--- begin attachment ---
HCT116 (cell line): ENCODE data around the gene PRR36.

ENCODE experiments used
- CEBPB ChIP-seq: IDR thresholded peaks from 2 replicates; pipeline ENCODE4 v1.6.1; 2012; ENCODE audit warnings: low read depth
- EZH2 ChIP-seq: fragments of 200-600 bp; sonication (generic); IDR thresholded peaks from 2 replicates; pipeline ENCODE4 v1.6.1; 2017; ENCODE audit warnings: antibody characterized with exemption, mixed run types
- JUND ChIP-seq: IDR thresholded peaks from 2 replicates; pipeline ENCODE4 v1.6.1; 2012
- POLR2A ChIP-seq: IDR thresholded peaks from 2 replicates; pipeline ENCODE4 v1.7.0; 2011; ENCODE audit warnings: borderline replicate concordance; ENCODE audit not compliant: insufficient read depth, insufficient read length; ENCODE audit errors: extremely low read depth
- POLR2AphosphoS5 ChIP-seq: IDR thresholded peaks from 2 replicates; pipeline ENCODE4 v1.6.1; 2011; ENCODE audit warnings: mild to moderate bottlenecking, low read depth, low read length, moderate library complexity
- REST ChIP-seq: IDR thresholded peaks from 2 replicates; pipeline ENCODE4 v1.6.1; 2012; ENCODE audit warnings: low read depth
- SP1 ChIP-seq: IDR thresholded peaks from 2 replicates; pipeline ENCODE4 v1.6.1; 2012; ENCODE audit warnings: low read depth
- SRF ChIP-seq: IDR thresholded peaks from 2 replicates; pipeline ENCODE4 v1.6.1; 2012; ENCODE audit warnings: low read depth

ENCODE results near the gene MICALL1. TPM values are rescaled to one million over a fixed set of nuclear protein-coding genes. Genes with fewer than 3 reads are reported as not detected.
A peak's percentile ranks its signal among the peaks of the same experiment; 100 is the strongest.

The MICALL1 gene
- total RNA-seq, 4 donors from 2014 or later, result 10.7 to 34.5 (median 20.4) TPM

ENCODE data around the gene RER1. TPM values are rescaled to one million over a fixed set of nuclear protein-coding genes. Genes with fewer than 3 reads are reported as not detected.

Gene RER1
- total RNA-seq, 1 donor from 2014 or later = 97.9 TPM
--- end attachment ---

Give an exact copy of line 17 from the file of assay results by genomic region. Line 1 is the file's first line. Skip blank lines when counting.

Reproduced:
- total RNA-seq, 1 donor from 2014 or later = 97.9 TPM